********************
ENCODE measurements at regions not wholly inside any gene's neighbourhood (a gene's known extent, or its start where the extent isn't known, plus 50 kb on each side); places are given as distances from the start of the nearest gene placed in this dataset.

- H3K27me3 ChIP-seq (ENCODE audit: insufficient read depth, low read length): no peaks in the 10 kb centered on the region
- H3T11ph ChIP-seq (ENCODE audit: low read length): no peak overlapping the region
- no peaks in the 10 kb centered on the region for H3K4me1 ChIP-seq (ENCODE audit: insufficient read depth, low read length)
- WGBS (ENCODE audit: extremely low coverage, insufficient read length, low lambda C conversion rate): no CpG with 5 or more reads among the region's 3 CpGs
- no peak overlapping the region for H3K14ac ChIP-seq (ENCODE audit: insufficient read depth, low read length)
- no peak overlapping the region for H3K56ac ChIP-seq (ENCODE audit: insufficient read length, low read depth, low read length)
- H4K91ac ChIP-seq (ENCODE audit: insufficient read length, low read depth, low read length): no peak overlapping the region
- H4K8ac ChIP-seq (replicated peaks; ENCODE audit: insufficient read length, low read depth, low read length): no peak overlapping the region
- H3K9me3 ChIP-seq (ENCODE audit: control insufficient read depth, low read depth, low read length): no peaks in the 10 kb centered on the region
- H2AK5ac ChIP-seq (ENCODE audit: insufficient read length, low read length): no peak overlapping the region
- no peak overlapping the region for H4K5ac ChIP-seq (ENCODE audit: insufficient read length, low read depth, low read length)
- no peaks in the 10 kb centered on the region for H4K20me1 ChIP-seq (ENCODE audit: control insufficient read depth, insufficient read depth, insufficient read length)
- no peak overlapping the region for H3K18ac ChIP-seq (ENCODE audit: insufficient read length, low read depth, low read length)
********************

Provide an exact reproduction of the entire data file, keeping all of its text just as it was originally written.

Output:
ENCODE measurements at regions not wholly inside any gene's neighbourhood (a gene's known extent, or its start where the extent isn't known, plus 50 kb on each side); places are given as distances from the start of the nearest gene placed in this dataset.

- H3K27me3 ChIP-seq (ENCODE audit: insufficient read depth, low read length): no peaks in the 10 kb centered on the region
- H3T11ph ChIP-seq (ENCODE audit: low read length): no peak overlapping the region
- no peaks in the 10 kb centered on the region for H3K4me1 ChIP-seq (ENCODE audit: insufficient read depth, low read length)
- WGBS (ENCODE audit: extremely low coverage, insufficient read length, low lambda C conversion rate): no CpG with 5 or more reads among the region's 3 CpGs
- no peak overlapping the region for H3K14ac ChIP-seq (ENCODE audit: insufficient read depth, low read length)
- no peak overlapping the region for H3K56ac ChIP-seq (ENCODE audit: insufficient read length, low read depth, low read length)
- H4K91ac ChIP-seq (ENCODE audit: insufficient read length, low read depth, low read length): no peak overlapping the region
- H4K8ac ChIP-seq (replicated peaks; ENCODE audit: insufficient read length, low read depth, low read length): no peak overlapping the region
- H3K9me3 ChIP-seq (ENCODE audit: control insufficient read depth, low read depth, low read length): no peaks in the 10 kb centered on the region
- H2AK5ac ChIP-seq (ENCODE audit: insufficient read length, low read length): no peak overlapping the region
- no peak overlapping the region for H4K5ac ChIP-seq (ENCODE audit: insufficient read length, low read depth, low read length)
- no peaks in the 10 kb centered on the region for H4K20me1 ChIP-seq (ENCODE audit: control insufficient read depth, insufficient read depth, insufficient read length)
- no peak overlapping the region for H3K18ac ChIP-seq (ENCODE audit: insufficient read length, low read depth, low read length)